West-side Ald. Mark Clear says the project appears to hold merit and says the city has “plenty of capacity” to offer a developer a workable subsidy.
“I think the big takeaway from the (Johnson) study is the confirmation that to maximize the potential of Monona Terrace we need a hotel nearly twice the size of what Marcus has proposed,” he says.
The Milwaukee-based Marcus Corp., which previously developed the Hilton and hold first right of refusal on a second Monona Terrace hotel, last year floated two possible projects: a $77 million 287-room hotel and mixed-use project using the Municipal Building and a $68 million, 292-room hotel behind the Municipal Building.
The $50 million subsidy estimate mentioned earlier is from a city report last year on Judge Doyle Square, which is named after the father of the ex-governor. That report says the private hotel and mixed-used portion of the project would require from $25 million to $50 million in tax incremental financing or other assistance, such as city participation on the parking.
The city previously previously borrowed $20.6 million to build an underground parking garage to serve the stylish office and retail development on Doty Street created by Urban Land Interests. It also provided $10.8 million in TIF to help Marcus develop the $31.2 million Hilton Hotel adjacent to Monona Terrace.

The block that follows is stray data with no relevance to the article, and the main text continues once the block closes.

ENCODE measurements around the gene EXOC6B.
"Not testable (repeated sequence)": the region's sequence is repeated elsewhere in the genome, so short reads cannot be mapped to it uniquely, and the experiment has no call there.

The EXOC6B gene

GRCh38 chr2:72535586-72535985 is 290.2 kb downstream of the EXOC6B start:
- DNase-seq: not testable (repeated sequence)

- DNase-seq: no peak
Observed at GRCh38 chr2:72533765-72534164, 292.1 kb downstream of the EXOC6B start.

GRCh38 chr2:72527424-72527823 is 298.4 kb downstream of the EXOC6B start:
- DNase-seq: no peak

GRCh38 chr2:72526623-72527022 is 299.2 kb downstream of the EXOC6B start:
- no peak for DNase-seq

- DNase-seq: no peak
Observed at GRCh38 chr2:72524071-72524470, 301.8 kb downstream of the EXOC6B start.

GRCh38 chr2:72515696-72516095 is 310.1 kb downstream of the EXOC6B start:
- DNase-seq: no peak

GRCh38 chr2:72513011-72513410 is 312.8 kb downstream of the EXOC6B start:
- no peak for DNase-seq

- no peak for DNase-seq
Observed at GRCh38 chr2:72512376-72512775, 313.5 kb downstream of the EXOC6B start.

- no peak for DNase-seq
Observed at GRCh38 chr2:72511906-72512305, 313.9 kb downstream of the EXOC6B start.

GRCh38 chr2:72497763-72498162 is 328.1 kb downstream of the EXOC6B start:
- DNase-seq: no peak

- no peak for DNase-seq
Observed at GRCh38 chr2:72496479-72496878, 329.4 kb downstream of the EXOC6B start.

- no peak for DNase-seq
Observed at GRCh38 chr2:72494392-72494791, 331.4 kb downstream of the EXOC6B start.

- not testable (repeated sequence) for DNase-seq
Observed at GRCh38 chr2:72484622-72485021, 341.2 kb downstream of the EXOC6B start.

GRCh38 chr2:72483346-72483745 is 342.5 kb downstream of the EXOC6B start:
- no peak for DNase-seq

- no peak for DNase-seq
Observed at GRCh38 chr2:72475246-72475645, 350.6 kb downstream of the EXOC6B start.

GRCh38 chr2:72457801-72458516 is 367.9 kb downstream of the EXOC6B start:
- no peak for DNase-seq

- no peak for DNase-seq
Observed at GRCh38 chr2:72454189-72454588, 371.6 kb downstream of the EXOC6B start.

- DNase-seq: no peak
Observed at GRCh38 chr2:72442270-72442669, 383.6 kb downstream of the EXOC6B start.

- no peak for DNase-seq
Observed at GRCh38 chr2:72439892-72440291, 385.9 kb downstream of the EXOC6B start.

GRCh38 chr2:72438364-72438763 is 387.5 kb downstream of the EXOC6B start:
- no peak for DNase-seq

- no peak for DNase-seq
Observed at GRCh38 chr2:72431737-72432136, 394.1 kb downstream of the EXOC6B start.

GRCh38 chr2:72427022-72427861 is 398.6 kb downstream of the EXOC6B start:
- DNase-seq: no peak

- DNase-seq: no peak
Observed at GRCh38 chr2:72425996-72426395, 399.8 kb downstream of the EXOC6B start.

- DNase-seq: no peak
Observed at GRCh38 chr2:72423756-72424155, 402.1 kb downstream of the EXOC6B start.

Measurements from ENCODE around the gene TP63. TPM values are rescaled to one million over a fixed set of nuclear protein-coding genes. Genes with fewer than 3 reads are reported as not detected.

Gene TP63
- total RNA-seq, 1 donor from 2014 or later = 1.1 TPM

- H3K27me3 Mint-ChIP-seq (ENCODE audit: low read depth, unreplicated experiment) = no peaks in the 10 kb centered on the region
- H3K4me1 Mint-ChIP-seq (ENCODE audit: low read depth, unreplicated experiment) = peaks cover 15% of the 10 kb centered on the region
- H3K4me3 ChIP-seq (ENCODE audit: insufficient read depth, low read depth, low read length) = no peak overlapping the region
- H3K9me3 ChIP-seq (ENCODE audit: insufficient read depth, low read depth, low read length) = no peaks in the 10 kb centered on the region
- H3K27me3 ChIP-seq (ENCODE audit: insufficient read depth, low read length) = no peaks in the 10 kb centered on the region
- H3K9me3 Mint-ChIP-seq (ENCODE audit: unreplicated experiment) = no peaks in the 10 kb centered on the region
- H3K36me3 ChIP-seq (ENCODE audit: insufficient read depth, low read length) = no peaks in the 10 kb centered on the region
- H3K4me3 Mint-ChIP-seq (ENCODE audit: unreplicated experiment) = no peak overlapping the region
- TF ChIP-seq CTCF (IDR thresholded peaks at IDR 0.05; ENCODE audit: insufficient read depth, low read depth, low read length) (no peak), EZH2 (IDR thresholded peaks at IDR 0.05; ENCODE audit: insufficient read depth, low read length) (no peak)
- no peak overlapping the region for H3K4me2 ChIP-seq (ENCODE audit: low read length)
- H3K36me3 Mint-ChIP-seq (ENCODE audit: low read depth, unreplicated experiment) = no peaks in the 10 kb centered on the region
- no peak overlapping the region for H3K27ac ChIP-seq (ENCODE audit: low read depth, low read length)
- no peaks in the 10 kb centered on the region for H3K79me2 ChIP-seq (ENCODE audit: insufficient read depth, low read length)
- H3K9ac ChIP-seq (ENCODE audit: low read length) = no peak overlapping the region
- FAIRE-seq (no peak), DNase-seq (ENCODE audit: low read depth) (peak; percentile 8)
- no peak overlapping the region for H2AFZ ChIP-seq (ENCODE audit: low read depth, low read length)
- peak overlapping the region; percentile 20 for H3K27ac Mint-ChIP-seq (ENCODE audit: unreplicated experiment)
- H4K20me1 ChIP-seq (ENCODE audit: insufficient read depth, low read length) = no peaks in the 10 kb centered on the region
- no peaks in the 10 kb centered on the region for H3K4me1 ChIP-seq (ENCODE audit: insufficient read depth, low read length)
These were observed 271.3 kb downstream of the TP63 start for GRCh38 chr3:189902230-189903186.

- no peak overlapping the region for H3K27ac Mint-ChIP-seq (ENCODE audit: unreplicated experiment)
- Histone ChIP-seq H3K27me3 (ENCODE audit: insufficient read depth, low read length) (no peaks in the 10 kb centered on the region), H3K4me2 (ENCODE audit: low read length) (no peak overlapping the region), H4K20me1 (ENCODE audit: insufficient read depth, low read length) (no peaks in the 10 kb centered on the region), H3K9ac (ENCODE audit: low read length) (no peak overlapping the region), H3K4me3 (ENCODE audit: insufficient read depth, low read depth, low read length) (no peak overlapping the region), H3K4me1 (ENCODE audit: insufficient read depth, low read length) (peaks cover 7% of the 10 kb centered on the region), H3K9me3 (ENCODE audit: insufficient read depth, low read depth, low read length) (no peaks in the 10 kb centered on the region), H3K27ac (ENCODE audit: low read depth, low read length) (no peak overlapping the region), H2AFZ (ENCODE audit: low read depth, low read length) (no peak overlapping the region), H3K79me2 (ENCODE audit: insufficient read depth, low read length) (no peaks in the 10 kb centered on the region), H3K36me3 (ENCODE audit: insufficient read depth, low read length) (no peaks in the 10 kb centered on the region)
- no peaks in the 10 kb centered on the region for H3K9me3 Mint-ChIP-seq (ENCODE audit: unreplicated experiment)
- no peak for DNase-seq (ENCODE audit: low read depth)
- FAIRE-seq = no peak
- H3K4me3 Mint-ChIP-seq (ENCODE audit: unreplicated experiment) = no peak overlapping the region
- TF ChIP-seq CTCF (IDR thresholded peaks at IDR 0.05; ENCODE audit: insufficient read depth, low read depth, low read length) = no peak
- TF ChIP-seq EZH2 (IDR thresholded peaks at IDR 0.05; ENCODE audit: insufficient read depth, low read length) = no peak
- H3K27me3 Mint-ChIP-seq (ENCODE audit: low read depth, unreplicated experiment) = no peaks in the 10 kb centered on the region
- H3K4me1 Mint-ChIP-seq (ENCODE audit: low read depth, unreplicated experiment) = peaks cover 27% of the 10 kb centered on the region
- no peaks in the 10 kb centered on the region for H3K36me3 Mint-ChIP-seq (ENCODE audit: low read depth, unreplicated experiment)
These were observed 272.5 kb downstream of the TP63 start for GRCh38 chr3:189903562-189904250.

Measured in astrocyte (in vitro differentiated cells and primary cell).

City Economic Development Director Aaron Olver confirmed that a significant city subsidy will be needed to make the hotel project happen but says that has been known all along.
“I think all those issues can be worked out,” he says.
Downtown Ald. Scott Resnick admits that $50 million in TIF might be unrealistic, noting that amount is roughly half of what is already borrowed in total for other TIF project. But he says a smaller figure seems doable.
“It's difficult to assess the project until all the numbers are in,” he says. “But if we are able to work with the right development team and wisely moved forward with financing, the project could be a major asset to the city.”
At this point, the city envisions digging underneath Pinckney Street to create a massive underground parking facility with up to 1,400 stalls to replace the existing Government East ramp and provide more parking to serve a new convention hotel and additional development. Drawings have included other amenities such as a bicycle commuting station.
Still, any effort to subsidize another Monona Terrace hotel would likely face opposition from existing hotel operators, who were opposed to TIF for the Edgewater. The Johnson report does mention the city’s overall room occupancy rate runs below the national average of 70 percent but notes the downtown hotels enjoy full capacity for seven months of the year.
Long-time city budget hawk John Jacobs says TIF for a Monona Terrace hotel could well prove a better deal for the average taxpayer than $16 million for Edgewater.
Jacobs estimates that $50 million in subsidy would likely violate the city TIF guidelines but says in this case Olver and Mayor Paul Soglin will no doubt argue that the guidelines could be relaxed for a project with a good public purpose.
“It could be a good deal if it actually helps Monona Terrace bring in more business and thereby help to reduce its $3 million to $5 million annual subsidy from the room tax,” he says.